Saturday, January 20, 2007

Starting To Get To Me

When you first join the newspaper, you're sent out to cover all the crappy stories - product launches, if you're a business reporter, floods, if you're in crime, and if you're in the tabloids, boy oh boy oh boy. Any crank calling up to complain about anything, and I mean anything, could mean a story.

"Go check it out. Take a photographer, who knows, mebbe something there," the editor tells you cooly, between puffs of his noxious cigarette, one hand clearing somebody else's screwed up story (aiya, what kind of shit is this?) and one shoulder cradling a phone, as he's in the middle of another conversation. You're only worth about a quarter of his attention.

OK, you have this piece of paper with an address. An old lady called up to say her neighbour makes it a habit of throwing shit over the fence. You want me to follow up on this? You gotta be fucking kidding me! But you're new, anxious to make a good impression and that means you take whatever comes. Even shit. Literally.

OK, so you pull up with the photographer outside this terrace house in a relatively nice neighbourhood. Not the sort of place you would have imagined for this to happen. But it takes all sorts.

The old lady is waiting for you. Eagerly she invites you in, recounts with relish the evil ways of these neighbours. Ugh, what won't they stoop to.

But why, you ask innocently. Why?

"They're jealous, that's what. See my garden so neat. So nice my house. Not like theirs."

You peer over the fence and wonder. The other house looks just as nice. Just as neat. OK, there may be some toys outside, evidence of children, but other than that...both houses, equally nice.

"You don't know, there are plenty of evil people in the world, donnolar what goes on in the mind. Here I am minding my own business, and they do all these things, just because I'm old, alone, helpless." She sniffs a little, takes out a tissue to dab at her eyes.

OK, whatever. So what type of waste do they hurl, you ask.

Old lady pauses, mouth slightly open. You notice the grey hair sort of coming loose from the bun, framing her face. Those eyes look a wonder about her.

"Dog shit. Yeah, dog shit."

You look pointedly over the fence for evidence of a dog. Or cat. Or any animal. Nothing.

OK, you say, with a smile, snapping shut your notebook, I'll just wait for them to come back to get their side of the story. We always give the other party the right of reply.

Aiya, no needlar, she says, dismissively. Why you want to talk to them? They are no good one!

Nevertheless, you smile apologetically, it's a requirement. You know, what with lawsuits and trail off. Both you and the giggling photographer get into the car and wait. And wait. Then wait some more. Finally a car pulls up, mother and father in front, three kids at the back. They look like nice people. But who can tell?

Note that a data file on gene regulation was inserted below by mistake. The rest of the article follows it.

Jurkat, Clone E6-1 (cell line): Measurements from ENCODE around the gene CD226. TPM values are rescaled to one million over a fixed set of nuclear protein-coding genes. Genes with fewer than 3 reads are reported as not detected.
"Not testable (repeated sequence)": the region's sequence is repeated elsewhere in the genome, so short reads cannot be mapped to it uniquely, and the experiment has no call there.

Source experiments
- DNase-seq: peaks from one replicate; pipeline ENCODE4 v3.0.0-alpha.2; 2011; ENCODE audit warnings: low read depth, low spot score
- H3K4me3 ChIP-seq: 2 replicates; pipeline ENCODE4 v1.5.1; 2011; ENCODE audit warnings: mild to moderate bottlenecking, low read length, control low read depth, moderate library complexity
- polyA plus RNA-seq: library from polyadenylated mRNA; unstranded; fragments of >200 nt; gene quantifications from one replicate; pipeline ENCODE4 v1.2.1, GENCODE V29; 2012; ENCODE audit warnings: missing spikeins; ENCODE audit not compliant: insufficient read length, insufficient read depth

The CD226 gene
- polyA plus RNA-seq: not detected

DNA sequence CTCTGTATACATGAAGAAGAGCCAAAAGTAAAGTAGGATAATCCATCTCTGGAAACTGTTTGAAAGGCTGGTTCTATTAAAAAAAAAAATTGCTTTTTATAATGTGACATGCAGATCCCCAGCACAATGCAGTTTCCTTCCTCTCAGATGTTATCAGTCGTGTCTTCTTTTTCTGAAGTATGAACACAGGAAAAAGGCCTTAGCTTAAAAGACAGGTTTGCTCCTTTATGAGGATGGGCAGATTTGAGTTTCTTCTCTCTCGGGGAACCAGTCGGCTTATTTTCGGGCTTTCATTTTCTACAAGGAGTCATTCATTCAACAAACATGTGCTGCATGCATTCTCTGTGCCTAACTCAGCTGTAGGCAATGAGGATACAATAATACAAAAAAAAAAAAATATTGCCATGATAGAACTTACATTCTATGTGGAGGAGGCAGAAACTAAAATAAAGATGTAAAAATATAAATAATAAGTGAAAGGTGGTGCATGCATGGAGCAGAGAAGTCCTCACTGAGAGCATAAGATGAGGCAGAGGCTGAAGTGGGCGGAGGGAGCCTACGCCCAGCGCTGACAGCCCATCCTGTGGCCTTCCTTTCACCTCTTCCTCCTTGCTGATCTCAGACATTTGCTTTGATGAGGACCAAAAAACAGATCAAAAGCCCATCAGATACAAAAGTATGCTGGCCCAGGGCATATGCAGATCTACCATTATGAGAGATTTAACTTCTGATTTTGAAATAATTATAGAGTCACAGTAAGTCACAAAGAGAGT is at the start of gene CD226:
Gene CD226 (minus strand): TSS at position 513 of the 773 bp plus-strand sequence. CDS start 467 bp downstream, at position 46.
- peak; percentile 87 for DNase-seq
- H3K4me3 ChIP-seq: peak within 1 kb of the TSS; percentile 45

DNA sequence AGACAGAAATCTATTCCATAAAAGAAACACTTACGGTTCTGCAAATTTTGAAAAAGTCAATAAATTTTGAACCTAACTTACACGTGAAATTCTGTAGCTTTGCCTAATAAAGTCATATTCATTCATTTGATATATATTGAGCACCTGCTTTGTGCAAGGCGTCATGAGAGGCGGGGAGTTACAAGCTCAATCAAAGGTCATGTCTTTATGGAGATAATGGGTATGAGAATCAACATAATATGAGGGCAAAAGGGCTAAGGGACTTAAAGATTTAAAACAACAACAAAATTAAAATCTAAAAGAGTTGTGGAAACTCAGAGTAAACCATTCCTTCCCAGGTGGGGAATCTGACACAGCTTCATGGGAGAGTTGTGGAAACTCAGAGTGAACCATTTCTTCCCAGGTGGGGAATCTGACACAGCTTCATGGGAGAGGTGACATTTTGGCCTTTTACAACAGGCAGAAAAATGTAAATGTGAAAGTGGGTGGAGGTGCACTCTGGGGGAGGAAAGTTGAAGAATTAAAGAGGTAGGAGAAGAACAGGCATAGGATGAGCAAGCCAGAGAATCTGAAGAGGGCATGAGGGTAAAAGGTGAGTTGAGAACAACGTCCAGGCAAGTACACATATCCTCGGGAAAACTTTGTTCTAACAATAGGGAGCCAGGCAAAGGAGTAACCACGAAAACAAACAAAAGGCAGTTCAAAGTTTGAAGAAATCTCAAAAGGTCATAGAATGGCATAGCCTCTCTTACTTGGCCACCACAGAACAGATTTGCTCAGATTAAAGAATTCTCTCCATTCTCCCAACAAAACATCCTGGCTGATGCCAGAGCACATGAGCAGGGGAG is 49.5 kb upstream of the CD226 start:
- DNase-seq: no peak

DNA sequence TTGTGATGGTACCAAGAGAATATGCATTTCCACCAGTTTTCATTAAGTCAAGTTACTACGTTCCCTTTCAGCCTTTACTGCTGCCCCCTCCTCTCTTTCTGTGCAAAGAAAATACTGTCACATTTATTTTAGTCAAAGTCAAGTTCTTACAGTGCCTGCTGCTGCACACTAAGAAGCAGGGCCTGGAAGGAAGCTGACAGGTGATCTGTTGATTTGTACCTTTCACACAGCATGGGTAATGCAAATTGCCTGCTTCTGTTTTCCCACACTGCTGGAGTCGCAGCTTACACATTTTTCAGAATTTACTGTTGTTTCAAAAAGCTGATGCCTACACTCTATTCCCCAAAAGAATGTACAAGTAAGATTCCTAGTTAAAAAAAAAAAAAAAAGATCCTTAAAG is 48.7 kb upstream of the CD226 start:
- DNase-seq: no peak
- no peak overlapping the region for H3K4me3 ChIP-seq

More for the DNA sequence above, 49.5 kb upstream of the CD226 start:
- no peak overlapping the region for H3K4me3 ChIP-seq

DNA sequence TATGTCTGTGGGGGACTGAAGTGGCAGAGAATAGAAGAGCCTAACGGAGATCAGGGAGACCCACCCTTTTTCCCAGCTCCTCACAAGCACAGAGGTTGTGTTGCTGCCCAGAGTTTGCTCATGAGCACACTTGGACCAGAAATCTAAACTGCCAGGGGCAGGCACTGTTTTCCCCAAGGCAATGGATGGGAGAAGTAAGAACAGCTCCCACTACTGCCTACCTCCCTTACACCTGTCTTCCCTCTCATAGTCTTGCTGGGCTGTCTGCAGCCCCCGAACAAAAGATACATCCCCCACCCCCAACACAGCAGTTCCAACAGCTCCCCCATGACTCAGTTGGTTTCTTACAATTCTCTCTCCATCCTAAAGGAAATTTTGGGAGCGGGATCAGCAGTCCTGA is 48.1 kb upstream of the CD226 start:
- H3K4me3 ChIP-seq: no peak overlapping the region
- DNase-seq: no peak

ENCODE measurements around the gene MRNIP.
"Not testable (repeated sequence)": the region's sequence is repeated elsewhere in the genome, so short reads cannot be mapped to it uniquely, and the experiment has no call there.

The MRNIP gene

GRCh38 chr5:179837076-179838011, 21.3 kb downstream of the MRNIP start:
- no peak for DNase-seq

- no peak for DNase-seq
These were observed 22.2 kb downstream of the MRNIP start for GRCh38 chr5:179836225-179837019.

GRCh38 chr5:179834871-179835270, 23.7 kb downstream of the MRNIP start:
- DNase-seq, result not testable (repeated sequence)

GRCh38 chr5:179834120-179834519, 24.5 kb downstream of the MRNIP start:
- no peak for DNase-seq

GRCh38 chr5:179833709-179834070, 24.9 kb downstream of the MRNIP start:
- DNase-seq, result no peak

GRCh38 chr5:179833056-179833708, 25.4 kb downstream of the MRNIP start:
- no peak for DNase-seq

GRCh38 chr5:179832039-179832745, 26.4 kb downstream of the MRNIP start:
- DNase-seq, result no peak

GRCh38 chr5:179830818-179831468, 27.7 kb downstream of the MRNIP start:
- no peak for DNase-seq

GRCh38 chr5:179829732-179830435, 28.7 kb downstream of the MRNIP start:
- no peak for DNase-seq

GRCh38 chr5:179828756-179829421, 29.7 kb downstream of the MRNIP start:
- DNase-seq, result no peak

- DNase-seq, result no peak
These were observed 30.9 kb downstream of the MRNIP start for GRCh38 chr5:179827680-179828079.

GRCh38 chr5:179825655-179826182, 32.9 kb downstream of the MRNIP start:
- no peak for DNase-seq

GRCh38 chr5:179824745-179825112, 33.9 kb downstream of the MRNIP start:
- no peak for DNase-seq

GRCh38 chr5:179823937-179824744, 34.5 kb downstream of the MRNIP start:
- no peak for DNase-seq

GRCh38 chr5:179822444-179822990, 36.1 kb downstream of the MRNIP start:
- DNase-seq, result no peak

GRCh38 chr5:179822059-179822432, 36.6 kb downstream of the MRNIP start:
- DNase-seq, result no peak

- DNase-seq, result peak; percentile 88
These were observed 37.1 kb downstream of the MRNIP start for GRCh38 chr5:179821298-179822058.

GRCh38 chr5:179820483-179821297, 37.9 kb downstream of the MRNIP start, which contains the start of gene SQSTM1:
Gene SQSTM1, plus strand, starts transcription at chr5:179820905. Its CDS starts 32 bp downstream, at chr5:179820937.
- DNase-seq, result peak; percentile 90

As the mother gets out to open the gate, you approach her with a smile. Ma'am, I'm from Clotherweather News, and I was wondering if you'd be willing to answer a few questions. Your neighbour (you turn to see the old lady peering at you from behind her hall curtains) has made a complaint. The wife looks at the husband. They look tired. They sigh.

"You want to tell her?" the wife asks.

"Why not?" the husband answers. "I mean, she called the press in, what to do?"

They invite you in and recount how the old lady has launched a campaign of harrassment from emptying their dustbin to screaming imprecations at the kids to throwing chicken manure on their car. They kept ignoring the attacks, hoping that she would get tired and stop. Obviously, this was not going to happen.

"Why haven't you made a police report? Surely this sort of harrassment..."

"Aiya, not nice, old ladylar, maybe she'll stop after this. Anyway we're looking for a new place."

You feel sorry for them. Nice people. But there's no story. So you leave with the photographer. And wonder what it's like to be these people, to live with the constant persecution of a crazy jealous old woman with nothing but time on her hands to scheme and make mischief.

I no longer wonder now, I know. A series of petty irritations like minor terrorist attacks designed to disturb your peace of mind. You never know what's coming next. The Crazed Relative rubs her hands in glee. She messes with the common gate so it's difficult for us to reverse out. She patrols the area with broom and dustpan, waiting for the chance to break and enter. She wants to pluck the orchids, which are blooming luxuriantly. She wants to tell the roses, "I hate you, I hate you, why don't you die!" (No, I'm not kidding, she did this) She wants to help herself to a few pots of this and that. Unfortunately, Mom has installed locks on all our gates. So she gnashes her teeth in rage and hides the dustbin. So she hides behind the window and glares at us in moronic rage, plotting, plotting, plotting. So she makes like banshee and howls at the moon.

I have to admit, it's starting to get to me.


quilldancer said...

People who ave no life of their own often find it necessary to mess with people who do.

Jenn said...

You said it. Sad.

goldennib said...

I guess she needs to get excitement somehow. These kinds of situations ar ethe worst. They make you feel helpless because these people are just nuts.

A thinker said...

Wow, that's hard. It's difficult to be a lonely, bitter old person with no one around to love you--it seems she's taking it out on you.

I hope you find a way to resolve it peaceably...that kind of thing can be very stressful.

Jenn said...

Nessa: I wish I could be like my other siblings and laugh. After all, the situation IS ridiculous.

Thinker: Yeah peaceably would be nice. How is it that my family can never resolve ANYTHING peaceably?